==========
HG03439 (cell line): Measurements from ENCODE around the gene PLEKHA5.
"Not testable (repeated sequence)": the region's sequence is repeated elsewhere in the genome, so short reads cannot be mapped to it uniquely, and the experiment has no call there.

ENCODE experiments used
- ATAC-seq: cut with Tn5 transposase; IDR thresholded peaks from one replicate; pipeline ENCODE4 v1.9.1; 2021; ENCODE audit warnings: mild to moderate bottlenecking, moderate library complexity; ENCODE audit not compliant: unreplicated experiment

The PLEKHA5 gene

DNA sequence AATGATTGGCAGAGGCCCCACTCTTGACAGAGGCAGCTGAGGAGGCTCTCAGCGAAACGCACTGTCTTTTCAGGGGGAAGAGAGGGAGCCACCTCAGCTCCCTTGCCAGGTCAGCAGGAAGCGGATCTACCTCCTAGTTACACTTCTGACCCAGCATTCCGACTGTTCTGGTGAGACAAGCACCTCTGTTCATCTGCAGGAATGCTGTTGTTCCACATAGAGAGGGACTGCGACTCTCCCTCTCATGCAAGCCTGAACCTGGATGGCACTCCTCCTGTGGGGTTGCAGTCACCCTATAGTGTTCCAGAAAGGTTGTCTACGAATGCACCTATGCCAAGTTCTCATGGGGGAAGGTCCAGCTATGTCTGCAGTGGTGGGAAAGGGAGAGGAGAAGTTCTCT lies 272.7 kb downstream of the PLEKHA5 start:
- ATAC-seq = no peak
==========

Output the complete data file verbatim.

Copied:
HG03439 (cell line): Measurements from ENCODE around the gene PLEKHA5.
"Not testable (repeated sequence)": the region's sequence is repeated elsewhere in the genome, so short reads cannot be mapped to it uniquely, and the experiment has no call there.

ENCODE experiments used
- ATAC-seq: cut with Tn5 transposase; IDR thresholded peaks from one replicate; pipeline ENCODE4 v1.9.1; 2021; ENCODE audit warnings: mild to moderate bottlenecking, moderate library complexity; ENCODE audit not compliant: unreplicated experiment

The PLEKHA5 gene

DNA sequence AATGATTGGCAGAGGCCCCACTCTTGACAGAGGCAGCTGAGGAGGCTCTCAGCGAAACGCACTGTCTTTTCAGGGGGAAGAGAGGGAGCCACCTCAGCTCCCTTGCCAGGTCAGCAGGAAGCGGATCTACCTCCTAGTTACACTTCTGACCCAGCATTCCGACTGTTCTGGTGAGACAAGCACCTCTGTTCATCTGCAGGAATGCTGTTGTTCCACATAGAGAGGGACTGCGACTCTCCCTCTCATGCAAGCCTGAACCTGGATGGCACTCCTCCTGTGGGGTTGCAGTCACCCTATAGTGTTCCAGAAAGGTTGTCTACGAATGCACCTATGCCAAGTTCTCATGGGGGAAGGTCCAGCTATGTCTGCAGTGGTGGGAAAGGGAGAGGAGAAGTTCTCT lies 272.7 kb downstream of the PLEKHA5 start:
- ATAC-seq = no peak